One of the publications to which I had been a regular contributor – National Review Online, the website of the American conservative weekly National Review – went so far as to “bar” me from publishing.
In other words, they blacklisted me. At least this is what the journalist Michael Weiss claims, and I think Weiss is right.
The editors at National Review did not tell me I was “barred,” but they never again accepted a submission from me and eventually ceased responding altogether.
Weiss, incidentally, is one of the main American proponents of the “Assad-as-root-of-all-evil” view of the Syrian conflict, and he clearly believes that my barring was well deserved.
The reason for my barring was an article I published in June 2012 on the Houla massacre. The massacre represented a major turning point in the Syrian conflict.
Responsibility was almost instantaneously attributed to regime forces and/or affiliated militias, and Western governments responded by cutting off diplomatic relations with Damascus.
Two weeks later, however, Germany’s paper-of-record, Die Frankfurter Allgemeine Zeitung, published a report suggesting that these initial attributions were mistaken and that the perpetrators of the massacre were in fact rebel forces.
I am a specialist in European languages and politics, and it struck me as normal, under the circumstances, to try to make the gist of this report accessible to the English-speaking public.
But very quickly I heard from a contact at National Review that my sources were suspected of being “beholden to Assad”.
The notion that the leading paper of Europe’s richest and most powerful nation is somehow “beholden to Assad” is downright laughable.
But it is a measure of the parochialism of some of America’s would-be “opinion-makers” that it appears to have been taken seriously by the editors at National Review.
Such insinuations – and, I suppose, the fact that I had the temerity to defend the credibility of the report against irrelevant smears – was enough to get me barred.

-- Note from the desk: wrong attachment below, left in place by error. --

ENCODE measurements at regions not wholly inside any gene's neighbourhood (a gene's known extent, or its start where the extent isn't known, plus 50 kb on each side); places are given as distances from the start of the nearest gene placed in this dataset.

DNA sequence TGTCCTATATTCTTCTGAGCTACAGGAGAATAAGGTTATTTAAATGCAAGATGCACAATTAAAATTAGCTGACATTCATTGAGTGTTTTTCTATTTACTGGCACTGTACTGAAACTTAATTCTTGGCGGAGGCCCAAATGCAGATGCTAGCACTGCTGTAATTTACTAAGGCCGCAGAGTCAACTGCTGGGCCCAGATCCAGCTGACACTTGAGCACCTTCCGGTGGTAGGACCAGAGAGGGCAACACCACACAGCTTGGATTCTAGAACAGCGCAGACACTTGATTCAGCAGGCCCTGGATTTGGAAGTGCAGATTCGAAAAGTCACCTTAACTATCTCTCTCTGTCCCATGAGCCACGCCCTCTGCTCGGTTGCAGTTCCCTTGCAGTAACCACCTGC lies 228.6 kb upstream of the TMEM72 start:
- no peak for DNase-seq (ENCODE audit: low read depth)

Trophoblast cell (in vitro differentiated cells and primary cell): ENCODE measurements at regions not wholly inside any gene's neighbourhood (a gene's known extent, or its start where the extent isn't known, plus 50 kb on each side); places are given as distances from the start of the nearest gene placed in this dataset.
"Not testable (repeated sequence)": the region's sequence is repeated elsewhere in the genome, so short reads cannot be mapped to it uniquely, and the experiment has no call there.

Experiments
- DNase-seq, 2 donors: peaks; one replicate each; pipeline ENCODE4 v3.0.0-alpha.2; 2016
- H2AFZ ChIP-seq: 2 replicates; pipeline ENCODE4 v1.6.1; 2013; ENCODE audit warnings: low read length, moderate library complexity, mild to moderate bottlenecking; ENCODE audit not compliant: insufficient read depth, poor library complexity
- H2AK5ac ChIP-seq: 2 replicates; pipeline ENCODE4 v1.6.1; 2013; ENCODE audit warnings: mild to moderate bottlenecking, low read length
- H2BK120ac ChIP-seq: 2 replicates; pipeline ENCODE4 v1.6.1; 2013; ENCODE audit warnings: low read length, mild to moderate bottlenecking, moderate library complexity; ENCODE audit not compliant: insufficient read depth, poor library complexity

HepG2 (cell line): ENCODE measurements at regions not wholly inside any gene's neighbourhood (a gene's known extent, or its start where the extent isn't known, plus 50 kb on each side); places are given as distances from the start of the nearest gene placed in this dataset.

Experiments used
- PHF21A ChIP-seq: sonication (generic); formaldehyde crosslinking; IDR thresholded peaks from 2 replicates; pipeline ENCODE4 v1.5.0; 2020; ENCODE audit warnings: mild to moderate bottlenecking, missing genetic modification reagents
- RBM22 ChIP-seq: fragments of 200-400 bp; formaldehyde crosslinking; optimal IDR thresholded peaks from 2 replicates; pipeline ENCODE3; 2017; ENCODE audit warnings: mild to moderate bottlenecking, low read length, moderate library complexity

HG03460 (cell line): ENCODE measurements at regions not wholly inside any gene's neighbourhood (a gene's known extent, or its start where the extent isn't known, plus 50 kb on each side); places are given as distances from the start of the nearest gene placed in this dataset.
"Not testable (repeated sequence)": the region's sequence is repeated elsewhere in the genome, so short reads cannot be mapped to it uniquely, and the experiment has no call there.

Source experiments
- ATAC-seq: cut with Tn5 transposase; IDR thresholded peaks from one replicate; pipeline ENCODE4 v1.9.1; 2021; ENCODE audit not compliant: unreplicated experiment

Another example: As you know, in April 2014 the Dutch priest Father Frans van der Lugt was killed in a rebel-controlled Christian neighborhood of Homs.
Father Frans’s death made headlines around the world and he was widely eulogized for his good works in Syria. Examining Father Frans’s publications in Dutch, however, I discovered that his own first-hand observations of the beginnings of the anti-Assad rebellion contrasted sharply with the standard view in the Western media.
Undoubtedly most significantly, Father Frans insisted that the protests that sparked the rebellion in 2011 were not strictly peaceful, as they have been almost universally presented to the Western public, but rather contained an armed and violent element from the start. He also accused rebel forces of committing atrocities and then blaming them on the regime.
By this time, needless to say, I could not even have dreamed of pitching an article on Father Frans’s observations to National Review. But I could not place one in any other Stateside outlet either, including venues with which I had an established relationship.
Despite their obvious relevance and newsworthiness – or rather: precisely because of the latter – Father Frans’s views were taboo.
If he had still been alive and his observations had become known, he would surely have been attacked as an Assad “propagandist” – as other Syria-based Christian clergy who made similar observations in fact have been.
I could give numerous other examples.
Once Washington and its European allies had established the terms of the politically “correct” narrative of the Syrian crisis, facts that failed to jibe with that narrative were unwanted and anyone who tried to report them was inevitably attacked as “pro-Assad”.
When asked how media coverage of the Syrian crisis compares with the coverage of the Iraq war in 2003, Rosenthal added:..